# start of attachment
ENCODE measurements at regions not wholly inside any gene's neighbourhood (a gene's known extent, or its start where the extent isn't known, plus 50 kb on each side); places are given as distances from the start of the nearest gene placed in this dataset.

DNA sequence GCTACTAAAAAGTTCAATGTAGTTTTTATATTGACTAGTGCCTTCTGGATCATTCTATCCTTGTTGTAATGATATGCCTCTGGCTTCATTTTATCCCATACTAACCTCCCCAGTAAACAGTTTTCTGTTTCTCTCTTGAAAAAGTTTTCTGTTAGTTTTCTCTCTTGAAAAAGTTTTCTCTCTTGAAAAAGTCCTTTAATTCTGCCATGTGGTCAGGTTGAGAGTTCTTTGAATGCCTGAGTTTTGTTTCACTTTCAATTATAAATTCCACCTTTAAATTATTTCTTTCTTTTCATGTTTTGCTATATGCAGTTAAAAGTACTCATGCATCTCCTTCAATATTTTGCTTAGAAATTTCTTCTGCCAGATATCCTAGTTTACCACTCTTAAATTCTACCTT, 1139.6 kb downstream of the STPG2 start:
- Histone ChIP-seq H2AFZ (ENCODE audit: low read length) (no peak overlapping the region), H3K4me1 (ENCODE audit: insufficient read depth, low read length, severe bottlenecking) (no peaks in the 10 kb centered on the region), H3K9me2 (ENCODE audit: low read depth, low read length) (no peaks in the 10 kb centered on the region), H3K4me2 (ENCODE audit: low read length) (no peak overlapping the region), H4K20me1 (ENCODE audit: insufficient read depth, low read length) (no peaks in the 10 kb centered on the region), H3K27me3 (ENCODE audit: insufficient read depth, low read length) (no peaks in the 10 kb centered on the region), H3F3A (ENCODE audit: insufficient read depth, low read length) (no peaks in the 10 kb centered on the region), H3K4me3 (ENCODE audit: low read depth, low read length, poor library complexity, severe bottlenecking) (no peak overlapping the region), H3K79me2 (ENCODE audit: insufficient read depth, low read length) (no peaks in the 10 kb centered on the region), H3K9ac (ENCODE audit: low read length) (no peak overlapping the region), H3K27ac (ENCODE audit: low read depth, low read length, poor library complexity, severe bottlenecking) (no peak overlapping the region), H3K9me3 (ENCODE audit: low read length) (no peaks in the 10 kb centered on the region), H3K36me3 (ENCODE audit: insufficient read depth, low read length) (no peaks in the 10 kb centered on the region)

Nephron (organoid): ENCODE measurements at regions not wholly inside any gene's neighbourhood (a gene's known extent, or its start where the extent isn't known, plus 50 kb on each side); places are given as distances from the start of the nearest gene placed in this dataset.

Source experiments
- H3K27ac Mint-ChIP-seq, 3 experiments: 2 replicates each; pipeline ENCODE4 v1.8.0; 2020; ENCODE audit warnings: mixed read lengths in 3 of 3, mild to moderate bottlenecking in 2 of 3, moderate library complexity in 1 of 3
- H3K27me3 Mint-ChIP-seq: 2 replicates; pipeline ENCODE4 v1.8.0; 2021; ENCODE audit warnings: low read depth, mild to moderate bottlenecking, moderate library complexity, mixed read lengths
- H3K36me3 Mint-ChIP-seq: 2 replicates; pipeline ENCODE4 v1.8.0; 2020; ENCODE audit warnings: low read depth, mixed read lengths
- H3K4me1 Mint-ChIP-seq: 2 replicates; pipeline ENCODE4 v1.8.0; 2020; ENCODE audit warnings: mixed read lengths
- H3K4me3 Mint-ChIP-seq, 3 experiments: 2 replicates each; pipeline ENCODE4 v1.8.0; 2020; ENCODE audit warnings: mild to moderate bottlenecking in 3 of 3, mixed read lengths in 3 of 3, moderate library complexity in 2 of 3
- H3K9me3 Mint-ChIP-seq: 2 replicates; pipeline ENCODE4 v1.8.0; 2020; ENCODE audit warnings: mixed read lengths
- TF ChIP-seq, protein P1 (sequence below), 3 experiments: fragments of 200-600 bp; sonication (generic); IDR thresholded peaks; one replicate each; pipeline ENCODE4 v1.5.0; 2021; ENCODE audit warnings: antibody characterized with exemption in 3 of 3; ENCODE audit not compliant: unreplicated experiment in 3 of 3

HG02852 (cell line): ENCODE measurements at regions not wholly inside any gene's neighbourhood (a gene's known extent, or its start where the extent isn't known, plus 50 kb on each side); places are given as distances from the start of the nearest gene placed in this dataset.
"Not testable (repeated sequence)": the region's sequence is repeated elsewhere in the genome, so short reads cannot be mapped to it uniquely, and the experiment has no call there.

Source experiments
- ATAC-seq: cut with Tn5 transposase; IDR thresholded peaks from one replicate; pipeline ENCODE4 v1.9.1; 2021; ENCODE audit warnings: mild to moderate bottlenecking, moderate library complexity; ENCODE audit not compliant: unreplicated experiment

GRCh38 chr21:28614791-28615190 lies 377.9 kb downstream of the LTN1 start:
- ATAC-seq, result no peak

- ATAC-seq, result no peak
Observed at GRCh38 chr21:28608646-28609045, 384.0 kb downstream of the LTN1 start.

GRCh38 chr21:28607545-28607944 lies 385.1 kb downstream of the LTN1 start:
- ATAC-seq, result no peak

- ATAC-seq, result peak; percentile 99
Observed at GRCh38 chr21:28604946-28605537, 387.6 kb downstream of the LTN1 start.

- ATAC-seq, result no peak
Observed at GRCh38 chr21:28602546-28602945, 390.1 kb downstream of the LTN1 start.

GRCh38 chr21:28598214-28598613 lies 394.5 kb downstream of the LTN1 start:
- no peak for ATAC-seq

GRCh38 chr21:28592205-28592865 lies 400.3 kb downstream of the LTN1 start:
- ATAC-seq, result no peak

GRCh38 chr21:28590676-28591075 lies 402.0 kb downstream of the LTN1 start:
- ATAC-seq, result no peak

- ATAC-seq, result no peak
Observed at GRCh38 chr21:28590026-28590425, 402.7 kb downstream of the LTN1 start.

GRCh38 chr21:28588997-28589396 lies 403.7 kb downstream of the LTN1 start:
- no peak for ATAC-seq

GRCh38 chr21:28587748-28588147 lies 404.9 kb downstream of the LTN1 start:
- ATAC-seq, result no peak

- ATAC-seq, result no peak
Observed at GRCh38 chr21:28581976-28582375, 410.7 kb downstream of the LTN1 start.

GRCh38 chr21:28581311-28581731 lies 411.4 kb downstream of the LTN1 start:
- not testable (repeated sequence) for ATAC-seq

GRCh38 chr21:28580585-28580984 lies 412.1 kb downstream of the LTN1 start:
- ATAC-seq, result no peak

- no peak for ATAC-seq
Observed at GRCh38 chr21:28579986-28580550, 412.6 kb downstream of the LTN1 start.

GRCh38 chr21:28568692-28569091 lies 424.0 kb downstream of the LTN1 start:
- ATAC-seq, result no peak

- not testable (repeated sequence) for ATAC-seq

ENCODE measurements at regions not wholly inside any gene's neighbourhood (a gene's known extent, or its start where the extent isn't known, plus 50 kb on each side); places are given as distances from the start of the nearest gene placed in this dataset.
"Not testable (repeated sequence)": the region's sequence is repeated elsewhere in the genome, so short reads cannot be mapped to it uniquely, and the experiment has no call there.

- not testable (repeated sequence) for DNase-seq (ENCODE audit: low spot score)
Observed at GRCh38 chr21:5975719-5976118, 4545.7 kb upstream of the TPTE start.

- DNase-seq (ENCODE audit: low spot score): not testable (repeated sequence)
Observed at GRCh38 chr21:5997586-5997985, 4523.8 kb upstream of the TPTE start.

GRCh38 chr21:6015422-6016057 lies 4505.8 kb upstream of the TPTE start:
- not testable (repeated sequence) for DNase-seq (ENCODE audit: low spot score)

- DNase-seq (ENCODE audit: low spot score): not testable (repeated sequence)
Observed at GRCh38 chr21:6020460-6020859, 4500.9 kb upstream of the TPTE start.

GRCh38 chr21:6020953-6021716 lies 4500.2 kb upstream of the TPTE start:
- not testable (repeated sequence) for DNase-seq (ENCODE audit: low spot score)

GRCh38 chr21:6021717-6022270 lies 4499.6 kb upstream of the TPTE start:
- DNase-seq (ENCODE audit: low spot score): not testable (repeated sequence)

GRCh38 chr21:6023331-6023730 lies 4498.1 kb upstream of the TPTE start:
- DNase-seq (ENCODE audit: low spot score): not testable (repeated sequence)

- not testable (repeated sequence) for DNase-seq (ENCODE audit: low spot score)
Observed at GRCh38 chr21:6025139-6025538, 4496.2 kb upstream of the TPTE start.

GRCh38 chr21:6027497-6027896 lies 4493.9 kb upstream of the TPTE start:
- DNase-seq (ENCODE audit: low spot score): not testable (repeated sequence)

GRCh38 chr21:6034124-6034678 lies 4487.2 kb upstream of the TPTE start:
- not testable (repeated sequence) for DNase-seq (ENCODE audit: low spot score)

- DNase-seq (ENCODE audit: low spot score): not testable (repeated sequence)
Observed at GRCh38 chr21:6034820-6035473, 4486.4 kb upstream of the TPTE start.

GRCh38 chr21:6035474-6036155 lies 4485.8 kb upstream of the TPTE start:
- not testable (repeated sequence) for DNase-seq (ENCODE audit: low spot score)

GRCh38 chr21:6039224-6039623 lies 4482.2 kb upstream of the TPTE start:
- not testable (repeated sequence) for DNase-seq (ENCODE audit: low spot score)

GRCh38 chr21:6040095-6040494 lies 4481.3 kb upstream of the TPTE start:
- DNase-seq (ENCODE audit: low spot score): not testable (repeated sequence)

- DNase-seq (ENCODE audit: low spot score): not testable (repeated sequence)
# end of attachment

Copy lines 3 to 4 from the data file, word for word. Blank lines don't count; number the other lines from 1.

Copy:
- Histone ChIP-seq H2AFZ (ENCODE audit: low read length) (no peak overlapping the region), H3K4me1 (ENCODE audit: insufficient read depth, low read length, severe bottlenecking) (no peaks in the 10 kb centered on the region), H3K9me2 (ENCODE audit: low read depth, low read length) (no peaks in the 10 kb centered on the region), H3K4me2 (ENCODE audit: low read length) (no peak overlapping the region), H4K20me1 (ENCODE audit: insufficient read depth, low read length) (no peaks in the 10 kb centered on the region), H3K27me3 (ENCODE audit: insufficient read depth, low read length) (no peaks in the 10 kb centered on the region), H3F3A (ENCODE audit: insufficient read depth, low read length) (no peaks in the 10 kb centered on the region), H3K4me3 (ENCODE audit: low read depth, low read length, poor library complexity, severe bottlenecking) (no peak overlapping the region), H3K79me2 (ENCODE audit: insufficient read depth, low read length) (no peaks in the 10 kb centered on the region), H3K9ac (ENCODE audit: low read length) (no peak overlapping the region), H3K27ac (ENCODE audit: low read depth, low read length, poor library complexity, severe bottlenecking) (no peak overlapping the region), H3K9me3 (ENCODE audit: low read length) (no peaks in the 10 kb centered on the region), H3K36me3 (ENCODE audit: insufficient read depth, low read length) (no peaks in the 10 kb centered on the region)

Nephron (organoid): ENCODE measurements at regions not wholly inside any gene's neighbourhood (a gene's known extent, or its start where the extent isn't known, plus 50 kb on each side); places are given as distances from the start of the nearest gene placed in this dataset.